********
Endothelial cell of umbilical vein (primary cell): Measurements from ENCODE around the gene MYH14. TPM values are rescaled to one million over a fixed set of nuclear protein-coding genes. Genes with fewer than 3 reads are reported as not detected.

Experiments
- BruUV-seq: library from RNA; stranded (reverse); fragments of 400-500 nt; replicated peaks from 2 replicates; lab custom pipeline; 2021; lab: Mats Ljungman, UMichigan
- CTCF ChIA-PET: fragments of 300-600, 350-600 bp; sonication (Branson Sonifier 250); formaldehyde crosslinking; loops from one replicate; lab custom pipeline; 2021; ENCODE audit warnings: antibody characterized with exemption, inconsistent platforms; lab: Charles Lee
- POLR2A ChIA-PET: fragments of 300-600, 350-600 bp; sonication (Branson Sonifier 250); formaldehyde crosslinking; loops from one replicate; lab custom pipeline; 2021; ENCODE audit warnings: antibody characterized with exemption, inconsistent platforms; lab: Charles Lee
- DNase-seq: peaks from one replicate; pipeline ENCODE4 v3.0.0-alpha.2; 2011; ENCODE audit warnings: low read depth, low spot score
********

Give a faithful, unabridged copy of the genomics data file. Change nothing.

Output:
Endothelial cell of umbilical vein (primary cell): Measurements from ENCODE around the gene MYH14. TPM values are rescaled to one million over a fixed set of nuclear protein-coding genes. Genes with fewer than 3 reads are reported as not detected.

Experiments
- BruUV-seq: library from RNA; stranded (reverse); fragments of 400-500 nt; replicated peaks from 2 replicates; lab custom pipeline; 2021; lab: Mats Ljungman, UMichigan
- CTCF ChIA-PET: fragments of 300-600, 350-600 bp; sonication (Branson Sonifier 250); formaldehyde crosslinking; loops from one replicate; lab custom pipeline; 2021; ENCODE audit warnings: antibody characterized with exemption, inconsistent platforms; lab: Charles Lee
- POLR2A ChIA-PET: fragments of 300-600, 350-600 bp; sonication (Branson Sonifier 250); formaldehyde crosslinking; loops from one replicate; lab custom pipeline; 2021; ENCODE audit warnings: antibody characterized with exemption, inconsistent platforms; lab: Charles Lee
- DNase-seq: peaks from one replicate; pipeline ENCODE4 v3.0.0-alpha.2; 2011; ENCODE audit warnings: low read depth, low spot score